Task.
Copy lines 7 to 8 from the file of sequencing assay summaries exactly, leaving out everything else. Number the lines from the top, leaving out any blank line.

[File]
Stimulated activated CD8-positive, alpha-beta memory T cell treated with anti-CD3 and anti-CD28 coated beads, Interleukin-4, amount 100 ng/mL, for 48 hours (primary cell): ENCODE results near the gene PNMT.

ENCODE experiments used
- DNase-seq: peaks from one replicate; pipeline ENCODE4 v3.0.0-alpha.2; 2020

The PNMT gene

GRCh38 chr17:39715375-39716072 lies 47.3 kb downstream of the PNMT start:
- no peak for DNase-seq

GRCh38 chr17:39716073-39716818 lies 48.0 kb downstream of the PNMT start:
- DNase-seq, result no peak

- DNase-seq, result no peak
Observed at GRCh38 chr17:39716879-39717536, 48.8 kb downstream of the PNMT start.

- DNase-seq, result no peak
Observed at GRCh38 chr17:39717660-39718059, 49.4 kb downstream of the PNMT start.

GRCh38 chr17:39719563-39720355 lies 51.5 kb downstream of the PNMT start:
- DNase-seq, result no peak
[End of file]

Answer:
GRCh38 chr17:39716073-39716818 lies 48.0 kb downstream of the PNMT start:
- DNase-seq, result no peak